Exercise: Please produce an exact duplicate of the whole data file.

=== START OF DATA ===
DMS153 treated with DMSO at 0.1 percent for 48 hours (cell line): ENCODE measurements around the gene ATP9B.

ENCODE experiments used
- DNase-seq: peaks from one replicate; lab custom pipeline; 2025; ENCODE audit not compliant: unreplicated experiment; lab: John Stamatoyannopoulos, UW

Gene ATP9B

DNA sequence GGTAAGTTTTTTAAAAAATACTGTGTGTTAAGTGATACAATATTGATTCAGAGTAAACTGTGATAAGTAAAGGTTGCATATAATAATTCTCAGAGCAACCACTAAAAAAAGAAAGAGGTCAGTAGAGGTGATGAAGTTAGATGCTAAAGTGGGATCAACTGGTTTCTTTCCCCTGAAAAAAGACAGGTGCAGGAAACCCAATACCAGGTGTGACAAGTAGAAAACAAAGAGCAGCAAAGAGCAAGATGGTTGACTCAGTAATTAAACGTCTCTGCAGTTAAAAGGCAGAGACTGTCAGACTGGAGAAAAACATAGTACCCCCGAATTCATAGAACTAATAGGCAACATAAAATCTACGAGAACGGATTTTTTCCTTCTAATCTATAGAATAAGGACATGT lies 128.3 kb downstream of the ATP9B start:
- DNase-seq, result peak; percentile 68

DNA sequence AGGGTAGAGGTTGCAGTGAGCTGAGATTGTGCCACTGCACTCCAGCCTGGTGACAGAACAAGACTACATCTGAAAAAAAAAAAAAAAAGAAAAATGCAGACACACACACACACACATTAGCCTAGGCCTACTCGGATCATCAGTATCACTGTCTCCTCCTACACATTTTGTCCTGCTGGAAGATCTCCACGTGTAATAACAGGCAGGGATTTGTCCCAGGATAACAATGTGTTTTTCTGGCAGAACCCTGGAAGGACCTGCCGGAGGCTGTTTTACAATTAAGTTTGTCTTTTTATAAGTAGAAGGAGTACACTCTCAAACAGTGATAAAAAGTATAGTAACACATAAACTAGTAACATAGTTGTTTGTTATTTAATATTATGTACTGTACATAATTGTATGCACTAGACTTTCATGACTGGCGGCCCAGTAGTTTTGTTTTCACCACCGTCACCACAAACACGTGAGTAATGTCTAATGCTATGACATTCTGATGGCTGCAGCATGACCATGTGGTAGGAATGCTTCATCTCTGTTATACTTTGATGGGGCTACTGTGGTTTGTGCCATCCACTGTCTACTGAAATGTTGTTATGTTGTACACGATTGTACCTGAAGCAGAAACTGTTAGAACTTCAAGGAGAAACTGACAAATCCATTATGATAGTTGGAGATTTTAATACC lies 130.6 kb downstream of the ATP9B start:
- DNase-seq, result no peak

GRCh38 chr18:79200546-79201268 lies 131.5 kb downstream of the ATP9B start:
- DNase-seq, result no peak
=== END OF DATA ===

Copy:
DMS153 treated with DMSO at 0.1 percent for 48 hours (cell line): ENCODE measurements around the gene ATP9B.

ENCODE experiments used
- DNase-seq: peaks from one replicate; lab custom pipeline; 2025; ENCODE audit not compliant: unreplicated experiment; lab: John Stamatoyannopoulos, UW

Gene ATP9B

DNA sequence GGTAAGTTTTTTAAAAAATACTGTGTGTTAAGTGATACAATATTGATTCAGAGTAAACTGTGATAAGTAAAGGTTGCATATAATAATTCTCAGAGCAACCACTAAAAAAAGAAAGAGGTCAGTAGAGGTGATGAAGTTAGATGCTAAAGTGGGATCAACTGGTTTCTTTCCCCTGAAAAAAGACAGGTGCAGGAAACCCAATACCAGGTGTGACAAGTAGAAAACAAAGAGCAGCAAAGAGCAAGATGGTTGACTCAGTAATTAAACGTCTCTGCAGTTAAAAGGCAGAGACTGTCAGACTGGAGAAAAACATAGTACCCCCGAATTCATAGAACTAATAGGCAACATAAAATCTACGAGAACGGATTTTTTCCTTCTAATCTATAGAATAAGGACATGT lies 128.3 kb downstream of the ATP9B start:
- DNase-seq, result peak; percentile 68

DNA sequence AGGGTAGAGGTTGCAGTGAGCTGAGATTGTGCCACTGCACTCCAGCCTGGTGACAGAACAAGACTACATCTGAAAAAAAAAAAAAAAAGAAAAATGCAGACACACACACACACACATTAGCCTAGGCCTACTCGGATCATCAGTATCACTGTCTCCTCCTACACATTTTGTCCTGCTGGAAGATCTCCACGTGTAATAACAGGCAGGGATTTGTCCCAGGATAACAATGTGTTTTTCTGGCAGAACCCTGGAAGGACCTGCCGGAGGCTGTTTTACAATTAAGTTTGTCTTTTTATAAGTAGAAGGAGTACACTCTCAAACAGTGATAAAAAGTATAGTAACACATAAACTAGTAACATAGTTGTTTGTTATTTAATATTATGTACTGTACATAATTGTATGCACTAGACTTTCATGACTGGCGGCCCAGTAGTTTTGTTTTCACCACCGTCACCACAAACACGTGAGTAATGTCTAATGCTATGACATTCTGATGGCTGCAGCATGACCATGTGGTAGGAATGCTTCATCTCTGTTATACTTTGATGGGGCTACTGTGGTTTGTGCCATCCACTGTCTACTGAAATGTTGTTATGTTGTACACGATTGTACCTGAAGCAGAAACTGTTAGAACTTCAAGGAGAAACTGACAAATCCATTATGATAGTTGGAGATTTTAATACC lies 130.6 kb downstream of the ATP9B start:
- DNase-seq, result no peak

GRCh38 chr18:79200546-79201268 lies 131.5 kb downstream of the ATP9B start:
- DNase-seq, result no peak